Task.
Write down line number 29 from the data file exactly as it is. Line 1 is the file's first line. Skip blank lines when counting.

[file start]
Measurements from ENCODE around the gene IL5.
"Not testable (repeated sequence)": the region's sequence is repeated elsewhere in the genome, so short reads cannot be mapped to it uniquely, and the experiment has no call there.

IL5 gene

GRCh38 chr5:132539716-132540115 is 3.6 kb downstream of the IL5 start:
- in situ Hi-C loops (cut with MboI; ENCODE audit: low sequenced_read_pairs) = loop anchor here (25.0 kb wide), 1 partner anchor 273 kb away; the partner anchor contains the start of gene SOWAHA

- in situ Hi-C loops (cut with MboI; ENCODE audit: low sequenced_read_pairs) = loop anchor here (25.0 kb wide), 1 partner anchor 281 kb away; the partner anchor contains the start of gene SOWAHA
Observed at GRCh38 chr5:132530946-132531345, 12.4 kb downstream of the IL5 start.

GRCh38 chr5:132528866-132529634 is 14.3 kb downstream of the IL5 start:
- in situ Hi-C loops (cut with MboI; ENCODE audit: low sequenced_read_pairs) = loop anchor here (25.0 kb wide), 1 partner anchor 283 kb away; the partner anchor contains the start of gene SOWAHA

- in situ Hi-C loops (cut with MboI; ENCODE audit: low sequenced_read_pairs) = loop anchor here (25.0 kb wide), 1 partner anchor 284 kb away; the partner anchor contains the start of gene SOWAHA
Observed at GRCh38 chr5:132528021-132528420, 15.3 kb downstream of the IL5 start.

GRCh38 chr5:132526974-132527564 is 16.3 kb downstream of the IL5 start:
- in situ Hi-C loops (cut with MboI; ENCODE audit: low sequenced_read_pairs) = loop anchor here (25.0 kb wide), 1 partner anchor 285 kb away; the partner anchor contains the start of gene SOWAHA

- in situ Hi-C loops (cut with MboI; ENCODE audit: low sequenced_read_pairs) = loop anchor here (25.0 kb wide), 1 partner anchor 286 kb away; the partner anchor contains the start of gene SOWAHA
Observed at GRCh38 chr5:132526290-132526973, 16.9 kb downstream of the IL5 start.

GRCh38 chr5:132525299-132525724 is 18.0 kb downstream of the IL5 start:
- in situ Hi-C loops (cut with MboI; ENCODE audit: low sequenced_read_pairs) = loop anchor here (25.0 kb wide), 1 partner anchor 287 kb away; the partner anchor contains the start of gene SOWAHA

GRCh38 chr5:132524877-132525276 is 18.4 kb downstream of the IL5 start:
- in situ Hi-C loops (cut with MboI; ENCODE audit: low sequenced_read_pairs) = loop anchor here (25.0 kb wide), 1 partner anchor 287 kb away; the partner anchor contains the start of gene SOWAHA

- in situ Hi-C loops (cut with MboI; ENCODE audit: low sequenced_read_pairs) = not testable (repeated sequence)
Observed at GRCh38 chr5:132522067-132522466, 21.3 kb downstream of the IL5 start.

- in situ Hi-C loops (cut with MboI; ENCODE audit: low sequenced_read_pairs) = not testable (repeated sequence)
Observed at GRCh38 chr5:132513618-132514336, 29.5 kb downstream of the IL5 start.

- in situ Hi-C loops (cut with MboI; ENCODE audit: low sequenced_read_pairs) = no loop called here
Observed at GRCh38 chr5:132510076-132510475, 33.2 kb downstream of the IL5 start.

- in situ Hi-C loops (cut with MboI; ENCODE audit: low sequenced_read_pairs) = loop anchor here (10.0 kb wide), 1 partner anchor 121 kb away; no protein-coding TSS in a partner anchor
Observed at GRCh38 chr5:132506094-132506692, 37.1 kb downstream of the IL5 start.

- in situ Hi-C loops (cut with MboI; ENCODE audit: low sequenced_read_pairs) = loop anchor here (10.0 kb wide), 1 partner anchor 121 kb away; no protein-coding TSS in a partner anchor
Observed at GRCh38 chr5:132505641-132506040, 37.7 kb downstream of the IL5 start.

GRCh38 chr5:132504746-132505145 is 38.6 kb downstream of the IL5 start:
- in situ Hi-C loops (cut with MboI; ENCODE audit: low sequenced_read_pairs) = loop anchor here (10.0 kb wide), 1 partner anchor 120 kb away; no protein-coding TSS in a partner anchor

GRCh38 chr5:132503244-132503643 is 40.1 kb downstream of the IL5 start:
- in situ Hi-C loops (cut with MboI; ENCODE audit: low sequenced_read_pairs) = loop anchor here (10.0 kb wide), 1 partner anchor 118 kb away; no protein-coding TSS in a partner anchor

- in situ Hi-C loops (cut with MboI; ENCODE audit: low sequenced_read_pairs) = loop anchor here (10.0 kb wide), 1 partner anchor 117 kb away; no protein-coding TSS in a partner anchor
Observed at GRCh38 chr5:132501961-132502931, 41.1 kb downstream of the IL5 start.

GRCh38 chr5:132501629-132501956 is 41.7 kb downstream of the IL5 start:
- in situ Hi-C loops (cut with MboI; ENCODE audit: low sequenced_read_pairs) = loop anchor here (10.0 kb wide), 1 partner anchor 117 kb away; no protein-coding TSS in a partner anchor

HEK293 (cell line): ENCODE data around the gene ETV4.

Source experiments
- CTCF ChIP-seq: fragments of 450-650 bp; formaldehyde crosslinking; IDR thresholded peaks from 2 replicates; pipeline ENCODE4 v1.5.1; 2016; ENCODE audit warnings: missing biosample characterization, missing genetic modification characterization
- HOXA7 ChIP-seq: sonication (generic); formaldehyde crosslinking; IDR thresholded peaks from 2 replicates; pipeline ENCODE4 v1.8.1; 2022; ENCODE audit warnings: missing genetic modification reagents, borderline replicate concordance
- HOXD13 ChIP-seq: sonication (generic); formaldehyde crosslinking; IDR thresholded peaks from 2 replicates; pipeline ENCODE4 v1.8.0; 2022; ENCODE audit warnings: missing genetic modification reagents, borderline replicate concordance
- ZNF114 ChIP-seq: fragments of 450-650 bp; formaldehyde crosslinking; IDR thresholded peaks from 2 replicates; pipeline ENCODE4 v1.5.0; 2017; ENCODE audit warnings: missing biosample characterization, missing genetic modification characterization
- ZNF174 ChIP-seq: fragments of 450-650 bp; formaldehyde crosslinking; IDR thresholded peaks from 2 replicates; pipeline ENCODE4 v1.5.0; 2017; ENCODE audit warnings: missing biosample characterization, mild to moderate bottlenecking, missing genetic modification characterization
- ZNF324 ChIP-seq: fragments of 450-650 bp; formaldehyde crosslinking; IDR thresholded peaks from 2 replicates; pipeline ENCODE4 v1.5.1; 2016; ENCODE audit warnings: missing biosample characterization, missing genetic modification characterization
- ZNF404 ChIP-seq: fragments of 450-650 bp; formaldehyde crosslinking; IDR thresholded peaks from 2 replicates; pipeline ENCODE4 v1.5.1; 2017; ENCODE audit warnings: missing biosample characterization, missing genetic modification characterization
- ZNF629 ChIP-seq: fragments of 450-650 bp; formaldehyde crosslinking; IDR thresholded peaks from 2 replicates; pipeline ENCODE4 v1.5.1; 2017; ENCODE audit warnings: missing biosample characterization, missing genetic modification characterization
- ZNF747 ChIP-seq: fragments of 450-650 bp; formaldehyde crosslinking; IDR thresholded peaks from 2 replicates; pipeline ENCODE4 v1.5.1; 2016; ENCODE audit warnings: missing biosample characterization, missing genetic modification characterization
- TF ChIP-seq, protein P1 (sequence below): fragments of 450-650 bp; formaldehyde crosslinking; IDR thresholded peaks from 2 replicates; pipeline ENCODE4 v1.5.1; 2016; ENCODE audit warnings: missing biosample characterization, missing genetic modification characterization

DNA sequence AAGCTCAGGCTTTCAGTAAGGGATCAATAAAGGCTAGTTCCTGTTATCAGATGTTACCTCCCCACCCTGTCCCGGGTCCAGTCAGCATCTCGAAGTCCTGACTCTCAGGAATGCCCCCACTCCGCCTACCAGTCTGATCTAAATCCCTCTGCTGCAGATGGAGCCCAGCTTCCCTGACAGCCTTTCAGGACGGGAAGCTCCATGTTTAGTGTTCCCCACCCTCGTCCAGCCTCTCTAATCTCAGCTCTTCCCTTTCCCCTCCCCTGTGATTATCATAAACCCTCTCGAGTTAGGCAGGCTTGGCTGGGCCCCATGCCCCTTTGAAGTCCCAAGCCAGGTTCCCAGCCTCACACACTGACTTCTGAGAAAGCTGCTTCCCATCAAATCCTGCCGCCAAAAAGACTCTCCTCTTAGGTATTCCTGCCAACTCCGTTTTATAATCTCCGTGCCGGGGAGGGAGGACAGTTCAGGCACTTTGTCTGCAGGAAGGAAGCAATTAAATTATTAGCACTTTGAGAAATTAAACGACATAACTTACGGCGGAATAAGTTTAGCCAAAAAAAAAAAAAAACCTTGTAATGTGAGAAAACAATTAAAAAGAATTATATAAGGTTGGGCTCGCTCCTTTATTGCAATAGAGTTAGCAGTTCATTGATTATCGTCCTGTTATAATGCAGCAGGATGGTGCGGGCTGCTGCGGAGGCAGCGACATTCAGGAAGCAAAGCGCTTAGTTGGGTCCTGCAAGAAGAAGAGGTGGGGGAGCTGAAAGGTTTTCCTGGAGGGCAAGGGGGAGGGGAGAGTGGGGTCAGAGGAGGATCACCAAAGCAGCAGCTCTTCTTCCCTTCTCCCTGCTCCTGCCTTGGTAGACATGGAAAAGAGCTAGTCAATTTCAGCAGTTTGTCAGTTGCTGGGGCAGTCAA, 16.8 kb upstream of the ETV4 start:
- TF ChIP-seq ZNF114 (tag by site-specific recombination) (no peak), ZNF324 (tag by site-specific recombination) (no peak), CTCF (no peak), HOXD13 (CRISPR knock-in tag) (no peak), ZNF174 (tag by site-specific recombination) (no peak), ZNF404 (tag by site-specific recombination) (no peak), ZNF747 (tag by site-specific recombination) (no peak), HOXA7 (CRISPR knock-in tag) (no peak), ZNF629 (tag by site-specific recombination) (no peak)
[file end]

Observed at GRCh38 chr5:132505641-132506040, 37.7 kb downstream of the IL5 start.